### Learning Outcomes

- Find composite functions
- Use compositions of functions to verify inverses algebraically
- Identify the domain and range of inverse functions with tables

Suppose we want to calculate how much it costs to heat a house on a particular day of the year. The cost to heat a house will depend on the average daily temperature, and in turn, the average daily temperature depends on the particular day of the year. Notice how we have just defined two relationships: The cost depends on the temperature, and the temperature depends on the day.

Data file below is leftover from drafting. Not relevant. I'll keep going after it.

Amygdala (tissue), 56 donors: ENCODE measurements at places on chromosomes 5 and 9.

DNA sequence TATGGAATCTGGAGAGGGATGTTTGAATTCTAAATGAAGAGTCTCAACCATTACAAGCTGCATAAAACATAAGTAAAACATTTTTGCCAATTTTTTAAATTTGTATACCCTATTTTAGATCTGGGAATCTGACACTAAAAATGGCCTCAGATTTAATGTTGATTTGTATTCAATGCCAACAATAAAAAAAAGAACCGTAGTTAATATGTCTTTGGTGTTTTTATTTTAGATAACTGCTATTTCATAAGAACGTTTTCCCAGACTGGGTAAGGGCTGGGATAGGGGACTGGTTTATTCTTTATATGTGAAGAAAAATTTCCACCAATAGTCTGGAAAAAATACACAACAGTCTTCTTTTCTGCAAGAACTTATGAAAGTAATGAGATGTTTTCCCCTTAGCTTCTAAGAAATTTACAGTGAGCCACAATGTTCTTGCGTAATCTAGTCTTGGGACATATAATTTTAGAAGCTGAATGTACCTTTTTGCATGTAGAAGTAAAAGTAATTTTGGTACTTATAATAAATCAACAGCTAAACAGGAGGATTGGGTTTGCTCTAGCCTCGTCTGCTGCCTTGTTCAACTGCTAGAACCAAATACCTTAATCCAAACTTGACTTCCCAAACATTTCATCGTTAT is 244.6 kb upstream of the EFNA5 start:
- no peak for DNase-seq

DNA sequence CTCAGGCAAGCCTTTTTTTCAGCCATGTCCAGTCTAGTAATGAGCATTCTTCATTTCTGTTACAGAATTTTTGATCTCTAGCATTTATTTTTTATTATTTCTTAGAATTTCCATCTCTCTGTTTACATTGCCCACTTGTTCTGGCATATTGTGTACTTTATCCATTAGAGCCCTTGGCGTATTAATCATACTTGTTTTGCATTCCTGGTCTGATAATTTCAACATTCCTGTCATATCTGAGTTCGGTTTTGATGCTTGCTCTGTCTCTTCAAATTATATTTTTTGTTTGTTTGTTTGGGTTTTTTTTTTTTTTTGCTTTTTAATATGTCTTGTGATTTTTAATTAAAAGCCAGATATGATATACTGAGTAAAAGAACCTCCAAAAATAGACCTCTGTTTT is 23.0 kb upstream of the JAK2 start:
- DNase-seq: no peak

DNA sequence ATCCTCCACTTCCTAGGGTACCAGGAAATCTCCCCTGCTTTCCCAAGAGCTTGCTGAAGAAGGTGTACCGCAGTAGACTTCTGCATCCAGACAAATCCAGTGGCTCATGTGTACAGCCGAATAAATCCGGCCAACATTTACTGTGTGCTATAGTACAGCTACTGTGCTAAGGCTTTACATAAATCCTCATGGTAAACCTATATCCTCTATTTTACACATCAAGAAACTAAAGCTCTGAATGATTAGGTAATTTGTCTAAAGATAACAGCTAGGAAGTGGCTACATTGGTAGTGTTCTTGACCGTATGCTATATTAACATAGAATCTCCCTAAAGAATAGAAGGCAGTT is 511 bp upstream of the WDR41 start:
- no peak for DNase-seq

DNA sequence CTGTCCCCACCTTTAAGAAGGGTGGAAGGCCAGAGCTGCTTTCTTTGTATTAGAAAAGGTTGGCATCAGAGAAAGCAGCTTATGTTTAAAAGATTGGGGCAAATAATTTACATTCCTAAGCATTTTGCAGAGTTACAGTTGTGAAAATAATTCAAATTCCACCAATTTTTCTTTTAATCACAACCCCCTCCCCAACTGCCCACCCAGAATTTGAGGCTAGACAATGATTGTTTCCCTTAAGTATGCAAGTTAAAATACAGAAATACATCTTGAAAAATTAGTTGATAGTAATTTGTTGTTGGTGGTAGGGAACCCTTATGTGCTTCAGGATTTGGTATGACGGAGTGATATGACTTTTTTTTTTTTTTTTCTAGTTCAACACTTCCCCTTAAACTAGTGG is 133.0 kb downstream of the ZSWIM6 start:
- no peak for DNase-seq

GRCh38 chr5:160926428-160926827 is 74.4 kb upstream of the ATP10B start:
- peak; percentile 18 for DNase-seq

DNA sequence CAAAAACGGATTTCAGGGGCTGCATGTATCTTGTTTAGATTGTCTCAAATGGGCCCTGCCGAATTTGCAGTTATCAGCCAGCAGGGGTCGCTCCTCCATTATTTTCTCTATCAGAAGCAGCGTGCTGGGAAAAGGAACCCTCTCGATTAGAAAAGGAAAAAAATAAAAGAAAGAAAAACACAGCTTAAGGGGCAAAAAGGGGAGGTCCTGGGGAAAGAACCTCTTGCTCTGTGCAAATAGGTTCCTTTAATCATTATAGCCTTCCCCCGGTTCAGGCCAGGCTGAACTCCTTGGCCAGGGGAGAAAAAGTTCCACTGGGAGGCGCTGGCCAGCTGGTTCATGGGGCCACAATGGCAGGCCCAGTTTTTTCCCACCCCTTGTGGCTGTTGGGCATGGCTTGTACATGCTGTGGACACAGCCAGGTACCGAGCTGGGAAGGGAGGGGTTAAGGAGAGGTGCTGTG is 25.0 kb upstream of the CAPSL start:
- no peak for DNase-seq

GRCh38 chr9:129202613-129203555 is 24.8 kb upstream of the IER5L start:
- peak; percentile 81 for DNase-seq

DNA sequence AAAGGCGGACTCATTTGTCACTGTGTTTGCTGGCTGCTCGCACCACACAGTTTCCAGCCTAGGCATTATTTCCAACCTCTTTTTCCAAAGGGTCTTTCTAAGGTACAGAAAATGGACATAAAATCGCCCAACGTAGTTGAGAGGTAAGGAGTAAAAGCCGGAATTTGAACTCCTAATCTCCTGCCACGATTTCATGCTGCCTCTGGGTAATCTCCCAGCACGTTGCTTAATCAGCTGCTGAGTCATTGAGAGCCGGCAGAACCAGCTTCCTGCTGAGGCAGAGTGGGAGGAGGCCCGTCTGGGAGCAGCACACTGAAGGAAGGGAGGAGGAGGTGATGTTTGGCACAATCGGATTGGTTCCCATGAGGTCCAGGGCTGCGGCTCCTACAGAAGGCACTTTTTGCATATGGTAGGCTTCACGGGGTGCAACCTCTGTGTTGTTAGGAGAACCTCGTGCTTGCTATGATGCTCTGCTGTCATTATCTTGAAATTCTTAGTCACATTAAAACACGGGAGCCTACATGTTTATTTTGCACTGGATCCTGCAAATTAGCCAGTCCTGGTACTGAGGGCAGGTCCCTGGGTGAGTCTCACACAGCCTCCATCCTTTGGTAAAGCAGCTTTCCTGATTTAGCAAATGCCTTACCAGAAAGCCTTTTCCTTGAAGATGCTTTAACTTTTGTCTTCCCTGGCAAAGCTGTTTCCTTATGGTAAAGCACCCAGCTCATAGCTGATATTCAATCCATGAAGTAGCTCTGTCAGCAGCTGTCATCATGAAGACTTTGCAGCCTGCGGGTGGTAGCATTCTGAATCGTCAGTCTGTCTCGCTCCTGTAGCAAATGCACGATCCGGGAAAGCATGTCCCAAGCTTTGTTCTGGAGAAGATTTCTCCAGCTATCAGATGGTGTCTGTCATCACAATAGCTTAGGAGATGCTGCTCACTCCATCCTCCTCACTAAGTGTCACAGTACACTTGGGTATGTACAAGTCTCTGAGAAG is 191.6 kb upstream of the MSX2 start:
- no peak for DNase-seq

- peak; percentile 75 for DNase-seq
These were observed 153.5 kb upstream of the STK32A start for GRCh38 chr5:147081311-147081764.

Using descriptive variables, we can notate these two functions. The function [latex]C\left(T\right)[/latex] gives the cost [latex]C[/latex] of heating a house for a given average daily temperature in [latex]T[/latex] degrees Celsius. The function [latex]T\left(d\right)[/latex] gives the average daily temperature on day [latex]d[/latex] of the year. For any given day, [latex]\text{Cost}=C\left(T\left(d\right)\right)[/latex] means that the cost depends on the temperature which in turns depends on the day of the year. Thus, we can evaluate the cost function at the temperature [latex]T\left(d\right)[/latex]. For example, we could evaluate [latex]T\left(5\right)[/latex] to determine the average daily temperature on the [latex]5[/latex]th day of the year. Then, we could evaluate the **cost function** at that temperature. We would write [latex]C\left(T\left(5\right)\right)[/latex]. By combining these two relationships into one function, we have performed function composition.